Fort Madison, situated on
the Mississippi River, is a
city in and one of the county seats of Lee County, Iowa, United States. The other county seat is Keokuk.
The population was 10,715 at the 2000 census
. Fort Madison and
Keokuk are principal cities of the Fort Madison–Keokuk Micropolitan Statistical
Area, which includes all of Lee County, Iowa, and Clark
Fort Madison was the location of the first U.S. military fort in
the upper Mississippi region; a replica of the fort stands along
the river. Sheaffer Pens
were developed and
made in Fort Madison for many years. The city is the
location of the Iowa State Penitentiary - the state's maximum security prison for men. Fort Madison is the
Mississippi river crossing and station
stop for Amtrak's Southwest Chief. Fort Madison has the
last remaining double swing-span bridge on the Mississippi River,
the Fort Madison
It has a top level for cars and a bottom
level for trains; it is also the world's largest.
The Fort Madison
Downtown Commercial Historic District
is a collection of
well-preserved historic storefronts from the late 19th
The Original Fort Madison (1808-1813)
The city of Fort Madison was established around the site of the
historic Fort Madison (1808-1813), which was the first permanent
U.S. military fortification on the Upper Mississippi. Fort Madison
was the site of Black Hawk
first battle against U.S. troops, the only real War of 1812
battle fought west of the
Mississippi. It was also the location of the first U.S. military
cemetery in the upper Midwest.
Fort Madison was one of three posts established by the U.S. Army
control over the newly acquired Louisiana Purchase
Madison was built to control trade and pacify Native Americans in
the Upper Mississippi River region. The other two posts were Fort Belle Fontaine near Saint Louis, which controlled the mouth of the
Missouri, and Fort
Osage, near what is now Kansas
City, which controlled trade with western Native American
Location of the fort
1804 treaty with the Sauk and affiliated tribes
led to the U.S. claim of control over western Illinois and parts of what is now Iowa.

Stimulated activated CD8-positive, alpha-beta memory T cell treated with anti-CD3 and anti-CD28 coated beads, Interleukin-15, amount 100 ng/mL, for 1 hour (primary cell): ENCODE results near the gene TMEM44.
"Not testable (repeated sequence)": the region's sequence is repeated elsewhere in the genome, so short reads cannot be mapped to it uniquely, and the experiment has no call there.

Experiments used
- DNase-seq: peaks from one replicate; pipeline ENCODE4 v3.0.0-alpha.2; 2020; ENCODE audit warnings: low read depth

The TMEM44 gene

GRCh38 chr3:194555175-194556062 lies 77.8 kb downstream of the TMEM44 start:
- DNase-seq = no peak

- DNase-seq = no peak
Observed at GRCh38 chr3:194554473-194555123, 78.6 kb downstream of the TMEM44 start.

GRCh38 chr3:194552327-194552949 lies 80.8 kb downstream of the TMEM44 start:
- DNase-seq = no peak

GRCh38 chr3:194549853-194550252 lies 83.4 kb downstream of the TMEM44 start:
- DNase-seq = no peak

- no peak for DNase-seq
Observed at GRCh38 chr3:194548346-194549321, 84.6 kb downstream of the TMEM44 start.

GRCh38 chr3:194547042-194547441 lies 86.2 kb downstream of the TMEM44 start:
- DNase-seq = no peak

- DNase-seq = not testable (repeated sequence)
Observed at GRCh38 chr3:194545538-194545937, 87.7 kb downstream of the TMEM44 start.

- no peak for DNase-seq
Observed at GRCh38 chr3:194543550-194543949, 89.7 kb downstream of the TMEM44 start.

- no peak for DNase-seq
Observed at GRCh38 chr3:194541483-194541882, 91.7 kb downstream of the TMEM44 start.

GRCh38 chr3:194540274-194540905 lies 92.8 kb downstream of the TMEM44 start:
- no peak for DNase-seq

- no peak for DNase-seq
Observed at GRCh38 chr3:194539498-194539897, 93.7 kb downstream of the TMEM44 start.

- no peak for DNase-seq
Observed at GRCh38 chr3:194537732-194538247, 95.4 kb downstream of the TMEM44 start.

establish control, the U.S. Army set out to construct a post near
the mouth of the Des Moines River
a major trading route into the interior of Iowa. Not finding suitable
land near the mouth of the Des Moines, the expedition also
considered land near Quashquame’s
Sauk and Meskwaki
village at the head of the Des Moines Rapids, a choke point of trade and transportation on the
Upper Mississippi below modern Montrose.
Again, this land was not considered
suitable for a fort. The Army settled on a location several miles
upstream at what is now the city of Fort Madison.
First called Fort Belleview, this post was soon deemed inadequate.
It was poorly situated at the base of a bluff next to a deep
ravine, areas from which enemies could safely fire at the fort.
to resentment among Indians, especially the Sauk; the 1804 treaty
was considered invalid by the Sauk, the fort threatened established
trading networks, and American trade goods were considered inferior
to French or British goods.
Plans of the Fort Madison, drawn 1810
by the trading post factor, John Johnson.
Black Hawk lamented over the new fort, and disparaged its
construction in his autobiography:
A number of people immediately went down to see what was going
on, myself among them.
On our arrival we found that they were building a fort.
The soldiers were busily engaged in cutting timber, and I
observed that they took their arms with them when they went to the